Development Assistance For Global Health: Is The Funding Revolution Over?
Friday, April 18, 2014
In many ways, the last twenty years have been somewhat of a “revolution” in global health, as marked by rising attention, growing funding, and the creation of new, large scale initiatives to address global health challenges in low and middle income countries. Indeed, the 1990s brought a steady increase in global concern about health, largely centered on the HIV epidemic and due to civil society organizing to draw attention to the growing crisis, leading to the creation of the Millennium Development Goals, and soon thereafter, the GAVI Alliance, the Global Fund to Fight AIDS, Tuberculosis and Malaria (Global Fund), and the U.S. President’s Emergency Plan for AIDS Relief, and other efforts.
A key driver of increased funding has been donors – governments and multilateral agencies, non-governmental organizations (NGOs), and foundations. And tracking their funding has become one of the critical measures of the global health response.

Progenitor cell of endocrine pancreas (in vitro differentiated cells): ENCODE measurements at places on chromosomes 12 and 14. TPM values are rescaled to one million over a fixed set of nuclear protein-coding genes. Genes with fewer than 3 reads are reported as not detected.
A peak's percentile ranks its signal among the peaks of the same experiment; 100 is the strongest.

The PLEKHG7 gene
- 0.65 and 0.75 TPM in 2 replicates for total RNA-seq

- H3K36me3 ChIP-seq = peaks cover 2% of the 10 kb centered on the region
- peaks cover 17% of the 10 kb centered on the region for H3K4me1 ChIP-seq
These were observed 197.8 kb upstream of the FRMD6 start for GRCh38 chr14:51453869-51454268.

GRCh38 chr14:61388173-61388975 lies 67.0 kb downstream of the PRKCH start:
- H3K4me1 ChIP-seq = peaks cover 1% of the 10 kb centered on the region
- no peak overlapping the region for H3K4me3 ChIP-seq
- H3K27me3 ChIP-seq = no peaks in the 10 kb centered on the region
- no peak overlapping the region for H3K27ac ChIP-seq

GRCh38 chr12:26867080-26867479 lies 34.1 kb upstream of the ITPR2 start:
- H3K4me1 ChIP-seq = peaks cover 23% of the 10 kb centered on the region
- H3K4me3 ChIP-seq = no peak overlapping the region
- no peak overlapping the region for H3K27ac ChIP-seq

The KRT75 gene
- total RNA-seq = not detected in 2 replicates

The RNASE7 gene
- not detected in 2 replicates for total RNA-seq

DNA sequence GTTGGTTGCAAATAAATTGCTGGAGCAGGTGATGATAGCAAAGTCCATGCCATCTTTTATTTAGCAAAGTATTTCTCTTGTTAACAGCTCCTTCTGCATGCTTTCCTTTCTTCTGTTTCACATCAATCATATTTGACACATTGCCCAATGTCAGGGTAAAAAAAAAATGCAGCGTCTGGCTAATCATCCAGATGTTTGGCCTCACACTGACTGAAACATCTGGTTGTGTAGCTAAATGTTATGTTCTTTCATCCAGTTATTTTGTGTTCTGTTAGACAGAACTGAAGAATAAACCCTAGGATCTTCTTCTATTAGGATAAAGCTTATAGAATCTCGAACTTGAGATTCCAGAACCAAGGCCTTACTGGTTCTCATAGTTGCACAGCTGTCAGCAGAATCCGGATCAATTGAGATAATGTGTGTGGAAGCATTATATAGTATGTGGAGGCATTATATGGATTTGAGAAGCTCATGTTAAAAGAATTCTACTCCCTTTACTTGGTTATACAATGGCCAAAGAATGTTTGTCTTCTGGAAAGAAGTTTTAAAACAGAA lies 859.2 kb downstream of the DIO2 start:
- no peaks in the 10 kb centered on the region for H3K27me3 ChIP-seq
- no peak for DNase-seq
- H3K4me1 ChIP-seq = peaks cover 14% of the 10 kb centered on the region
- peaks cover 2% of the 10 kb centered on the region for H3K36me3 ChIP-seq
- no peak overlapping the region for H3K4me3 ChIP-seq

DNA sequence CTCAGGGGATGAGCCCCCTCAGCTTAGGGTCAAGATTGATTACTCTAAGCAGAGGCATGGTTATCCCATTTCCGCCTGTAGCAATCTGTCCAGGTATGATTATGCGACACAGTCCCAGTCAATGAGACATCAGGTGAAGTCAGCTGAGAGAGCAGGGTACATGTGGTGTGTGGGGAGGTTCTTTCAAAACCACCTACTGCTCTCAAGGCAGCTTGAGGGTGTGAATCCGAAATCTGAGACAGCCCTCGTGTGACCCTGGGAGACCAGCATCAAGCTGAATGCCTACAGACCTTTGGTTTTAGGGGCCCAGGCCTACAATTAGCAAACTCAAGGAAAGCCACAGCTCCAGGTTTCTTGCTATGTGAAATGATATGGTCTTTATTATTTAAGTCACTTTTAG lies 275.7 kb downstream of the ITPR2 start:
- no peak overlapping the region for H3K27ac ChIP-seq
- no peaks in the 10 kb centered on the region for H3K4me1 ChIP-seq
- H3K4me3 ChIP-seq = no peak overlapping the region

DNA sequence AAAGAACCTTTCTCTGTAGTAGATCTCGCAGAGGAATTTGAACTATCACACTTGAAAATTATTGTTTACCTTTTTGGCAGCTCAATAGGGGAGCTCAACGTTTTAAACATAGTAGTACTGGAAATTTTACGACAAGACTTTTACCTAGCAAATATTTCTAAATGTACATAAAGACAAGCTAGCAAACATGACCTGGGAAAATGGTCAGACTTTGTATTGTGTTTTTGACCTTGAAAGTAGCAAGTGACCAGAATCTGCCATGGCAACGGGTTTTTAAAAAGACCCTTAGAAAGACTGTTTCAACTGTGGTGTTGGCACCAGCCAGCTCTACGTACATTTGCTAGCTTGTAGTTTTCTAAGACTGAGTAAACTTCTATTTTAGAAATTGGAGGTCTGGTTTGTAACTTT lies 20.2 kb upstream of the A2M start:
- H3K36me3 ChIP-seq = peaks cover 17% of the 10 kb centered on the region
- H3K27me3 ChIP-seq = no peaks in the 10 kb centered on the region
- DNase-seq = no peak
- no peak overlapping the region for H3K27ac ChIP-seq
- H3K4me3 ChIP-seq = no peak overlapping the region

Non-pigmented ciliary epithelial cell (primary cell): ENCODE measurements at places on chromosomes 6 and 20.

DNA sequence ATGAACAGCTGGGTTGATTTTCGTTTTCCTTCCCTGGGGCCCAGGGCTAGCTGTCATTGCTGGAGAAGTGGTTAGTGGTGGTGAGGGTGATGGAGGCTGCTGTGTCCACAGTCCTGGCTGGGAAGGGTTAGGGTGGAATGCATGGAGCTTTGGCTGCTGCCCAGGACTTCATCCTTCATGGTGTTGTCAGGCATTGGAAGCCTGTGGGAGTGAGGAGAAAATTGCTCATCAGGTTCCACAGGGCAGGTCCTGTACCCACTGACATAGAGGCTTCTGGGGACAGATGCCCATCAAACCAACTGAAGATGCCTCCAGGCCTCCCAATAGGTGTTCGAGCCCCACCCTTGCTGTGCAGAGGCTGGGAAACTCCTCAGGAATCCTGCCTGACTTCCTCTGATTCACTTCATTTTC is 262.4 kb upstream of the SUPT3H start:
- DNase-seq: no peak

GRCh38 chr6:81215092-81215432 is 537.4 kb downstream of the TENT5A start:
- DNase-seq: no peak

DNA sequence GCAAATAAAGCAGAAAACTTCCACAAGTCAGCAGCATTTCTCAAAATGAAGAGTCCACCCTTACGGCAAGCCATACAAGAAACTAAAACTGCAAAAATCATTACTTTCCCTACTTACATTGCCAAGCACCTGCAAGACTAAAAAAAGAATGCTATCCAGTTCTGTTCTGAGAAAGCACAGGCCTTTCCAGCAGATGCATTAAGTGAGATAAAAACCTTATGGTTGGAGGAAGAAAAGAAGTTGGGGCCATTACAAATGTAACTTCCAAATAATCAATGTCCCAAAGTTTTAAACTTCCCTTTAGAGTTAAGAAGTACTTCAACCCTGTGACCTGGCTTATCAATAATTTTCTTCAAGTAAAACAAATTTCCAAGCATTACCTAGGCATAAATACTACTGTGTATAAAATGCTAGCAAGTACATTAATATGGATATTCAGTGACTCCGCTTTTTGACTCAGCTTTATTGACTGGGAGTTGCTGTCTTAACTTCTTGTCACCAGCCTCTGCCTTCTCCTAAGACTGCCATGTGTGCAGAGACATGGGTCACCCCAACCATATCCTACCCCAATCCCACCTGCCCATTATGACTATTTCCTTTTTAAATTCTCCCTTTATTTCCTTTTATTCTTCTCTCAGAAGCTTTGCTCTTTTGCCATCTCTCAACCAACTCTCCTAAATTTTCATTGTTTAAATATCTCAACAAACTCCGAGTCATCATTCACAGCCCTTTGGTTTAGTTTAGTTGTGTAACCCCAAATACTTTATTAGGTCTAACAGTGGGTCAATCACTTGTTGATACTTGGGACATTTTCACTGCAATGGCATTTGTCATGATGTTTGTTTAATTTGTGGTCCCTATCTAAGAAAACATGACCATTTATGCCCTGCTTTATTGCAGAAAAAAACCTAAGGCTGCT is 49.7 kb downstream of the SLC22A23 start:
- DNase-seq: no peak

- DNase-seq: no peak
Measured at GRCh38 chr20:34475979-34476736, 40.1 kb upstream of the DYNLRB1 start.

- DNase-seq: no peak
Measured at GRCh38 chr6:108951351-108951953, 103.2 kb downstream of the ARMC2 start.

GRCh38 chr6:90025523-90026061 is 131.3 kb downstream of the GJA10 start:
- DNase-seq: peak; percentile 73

A new analysis from Dieleman et al., published as a Health Affairs Web First on April 8, provides a needed contribution to the literature on donor funding for health, including an understanding not just of where donor funding is going but of the relationship between aid, burden, and income.
Source: Health Affairs (link opens in a new window)
- Health Care
- governance, philanthropy